Illusions and Reverie
Fantasy, the third album from Vancouver duo Lightning Dust, evokes a dreamy atmosphere that’s certainly conducive to spinning phantasmic visions. Amber Webber and Josh Wells (both from the band Black Mountain) move away from the folk and experimental vibes of their previous two records to indulge in ghostly synth-pop and electronica.
The opening track “Diamond” is a slow burner, starting out with computerized percussion, languid ’80s style synths and measured, quavery but smooth vocals from Webber. Much of Fantasy unravels like “Diamond,” at a slow but careful pace. “Reckless and Wild,” for example, is anything but reckless or wild: with space-age effects and swells of airy synths, it’s a ballad full of nostalgic reminiscences about past escapades.
Fantasy perfects this kind of minimalistic, brooding, meditative synth-pop. Lightning Dust know how to make each note count, using sparse compositions to achieve a more poignant sound. This is evident on “Mirror,” where light percussion and vocals are joined by gently cascading synth melodies, and on “Moon,” the album’s only somewhat-acoustic song. A slowly picked guitar melody accompanies Webber’s vocals in a sweet lullaby, a single, low bassy synth underpinning the vocals.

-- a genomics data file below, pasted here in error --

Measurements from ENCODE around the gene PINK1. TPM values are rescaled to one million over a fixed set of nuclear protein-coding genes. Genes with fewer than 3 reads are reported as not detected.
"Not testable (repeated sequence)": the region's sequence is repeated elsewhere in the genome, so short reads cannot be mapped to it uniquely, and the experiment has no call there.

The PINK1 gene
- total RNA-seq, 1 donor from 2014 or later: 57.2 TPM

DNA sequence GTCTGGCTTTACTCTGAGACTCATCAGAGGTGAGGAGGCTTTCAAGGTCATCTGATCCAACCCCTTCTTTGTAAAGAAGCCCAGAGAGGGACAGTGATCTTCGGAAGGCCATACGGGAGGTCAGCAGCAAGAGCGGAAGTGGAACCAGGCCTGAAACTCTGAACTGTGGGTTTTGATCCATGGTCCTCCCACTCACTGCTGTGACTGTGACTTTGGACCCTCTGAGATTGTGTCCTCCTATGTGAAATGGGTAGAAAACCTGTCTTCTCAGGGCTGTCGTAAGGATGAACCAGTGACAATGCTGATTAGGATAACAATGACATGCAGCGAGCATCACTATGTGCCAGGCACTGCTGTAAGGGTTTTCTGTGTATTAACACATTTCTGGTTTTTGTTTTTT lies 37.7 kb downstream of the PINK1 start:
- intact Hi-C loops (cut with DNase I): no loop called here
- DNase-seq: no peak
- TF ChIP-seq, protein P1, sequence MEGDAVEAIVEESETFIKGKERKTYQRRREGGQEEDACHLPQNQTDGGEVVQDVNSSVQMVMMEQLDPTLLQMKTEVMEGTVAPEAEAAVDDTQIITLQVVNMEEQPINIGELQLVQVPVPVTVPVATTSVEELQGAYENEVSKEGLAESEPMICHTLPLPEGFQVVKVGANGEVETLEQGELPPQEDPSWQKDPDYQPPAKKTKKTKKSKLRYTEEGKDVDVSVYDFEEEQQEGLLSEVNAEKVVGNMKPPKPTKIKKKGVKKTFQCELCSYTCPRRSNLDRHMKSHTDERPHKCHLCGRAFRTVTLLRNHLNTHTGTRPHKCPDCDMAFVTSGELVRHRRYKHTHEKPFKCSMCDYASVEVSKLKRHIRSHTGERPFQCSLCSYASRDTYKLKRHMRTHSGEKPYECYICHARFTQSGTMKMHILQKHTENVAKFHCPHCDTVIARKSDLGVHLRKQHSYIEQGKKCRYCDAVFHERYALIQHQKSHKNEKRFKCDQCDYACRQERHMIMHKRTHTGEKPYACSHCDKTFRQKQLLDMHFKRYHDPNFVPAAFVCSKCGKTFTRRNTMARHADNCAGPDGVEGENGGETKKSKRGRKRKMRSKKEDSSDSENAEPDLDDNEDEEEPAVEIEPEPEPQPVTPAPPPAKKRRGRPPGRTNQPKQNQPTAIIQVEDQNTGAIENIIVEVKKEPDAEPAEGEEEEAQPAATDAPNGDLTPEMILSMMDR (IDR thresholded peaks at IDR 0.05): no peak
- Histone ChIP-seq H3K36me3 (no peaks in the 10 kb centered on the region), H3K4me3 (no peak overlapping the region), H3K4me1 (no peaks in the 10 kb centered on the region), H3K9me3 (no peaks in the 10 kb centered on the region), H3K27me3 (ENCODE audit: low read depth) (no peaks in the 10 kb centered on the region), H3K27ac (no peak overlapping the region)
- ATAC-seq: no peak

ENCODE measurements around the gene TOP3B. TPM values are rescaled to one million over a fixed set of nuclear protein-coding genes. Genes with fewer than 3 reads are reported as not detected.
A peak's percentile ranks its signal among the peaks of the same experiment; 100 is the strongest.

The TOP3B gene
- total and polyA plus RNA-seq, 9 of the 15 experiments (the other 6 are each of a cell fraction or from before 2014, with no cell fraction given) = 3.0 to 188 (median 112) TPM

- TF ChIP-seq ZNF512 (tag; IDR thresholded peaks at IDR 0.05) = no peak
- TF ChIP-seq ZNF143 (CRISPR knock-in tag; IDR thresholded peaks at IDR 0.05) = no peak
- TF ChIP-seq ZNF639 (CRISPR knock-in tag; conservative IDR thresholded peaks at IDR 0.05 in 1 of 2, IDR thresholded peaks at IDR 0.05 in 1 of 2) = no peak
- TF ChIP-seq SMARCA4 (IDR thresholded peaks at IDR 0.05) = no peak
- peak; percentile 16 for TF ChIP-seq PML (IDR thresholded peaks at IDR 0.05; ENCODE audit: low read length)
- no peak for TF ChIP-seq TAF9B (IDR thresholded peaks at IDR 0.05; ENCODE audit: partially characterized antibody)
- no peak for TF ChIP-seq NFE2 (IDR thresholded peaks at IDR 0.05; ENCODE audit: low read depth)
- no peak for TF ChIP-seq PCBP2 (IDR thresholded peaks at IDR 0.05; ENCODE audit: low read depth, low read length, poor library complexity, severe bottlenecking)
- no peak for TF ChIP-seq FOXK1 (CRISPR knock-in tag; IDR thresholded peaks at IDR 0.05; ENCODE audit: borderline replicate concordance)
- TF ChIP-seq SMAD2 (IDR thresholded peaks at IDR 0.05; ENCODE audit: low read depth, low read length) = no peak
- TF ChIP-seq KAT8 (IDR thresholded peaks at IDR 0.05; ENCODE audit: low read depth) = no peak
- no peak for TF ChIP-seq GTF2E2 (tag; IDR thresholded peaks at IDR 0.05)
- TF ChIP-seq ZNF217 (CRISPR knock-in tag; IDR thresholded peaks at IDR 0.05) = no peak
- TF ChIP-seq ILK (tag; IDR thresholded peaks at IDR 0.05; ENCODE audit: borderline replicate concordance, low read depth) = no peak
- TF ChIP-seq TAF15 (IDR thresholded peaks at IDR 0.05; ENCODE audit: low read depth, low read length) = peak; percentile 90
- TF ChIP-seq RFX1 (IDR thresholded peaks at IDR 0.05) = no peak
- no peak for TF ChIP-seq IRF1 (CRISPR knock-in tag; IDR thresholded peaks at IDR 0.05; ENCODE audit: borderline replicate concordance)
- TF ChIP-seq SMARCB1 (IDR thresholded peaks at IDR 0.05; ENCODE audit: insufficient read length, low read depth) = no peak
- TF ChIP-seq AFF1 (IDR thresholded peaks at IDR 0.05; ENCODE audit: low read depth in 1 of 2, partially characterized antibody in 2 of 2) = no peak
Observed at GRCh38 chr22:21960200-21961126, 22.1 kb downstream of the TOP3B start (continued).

Lightning Dust pull off this sound best on “In the City Tonight” and “Agatha,” two of the album’s darkest tracks. “In the City Tonight” begins with slow, spare percussion and single, ascending synth notes. “Did you drown the part of me that’s gone?” Webber asks as the percussion picks up, adding more synths and layered vocals. At the end of the song, a low, mourning cello wavers in, buzzing and gloomy. Strings make another other appearance on “Agatha,” a ghostly, gothic tune where Webber’s arching soprano vocals float over a morose piano. Violins and cellos shiver and quaver here, almost cinematic in their melancholy tones, providing an interesting counterpart to the synths used so ubiquitously on the rest of the album.
But Lightning Dust aren’t all doom and gloom. “Fire Me Up” features a catchy, low synth melody that picks up the beat with a big, retro sound as Webber sings about a romantic tryst. “Loaded Gun” also has a hooky bass melody and a techno-electro feel reminiscent of Daft Punk, but with Lightning Dust’s signature gritty edge. And the album’s closing track, “Never Again,” restores hope that maybe this fantasy won’t end badly—despite the somewhat negative subject matter, it’s a little more upbeat, with big, echoing percussion and ’80s synths hearkening back to the dreaminess of “Diamond.” While Fantasy isn’t groundbreaking or exciting, it is a carefully composed album of economical songs, each designed to take you and your imagination on a contemplative ride.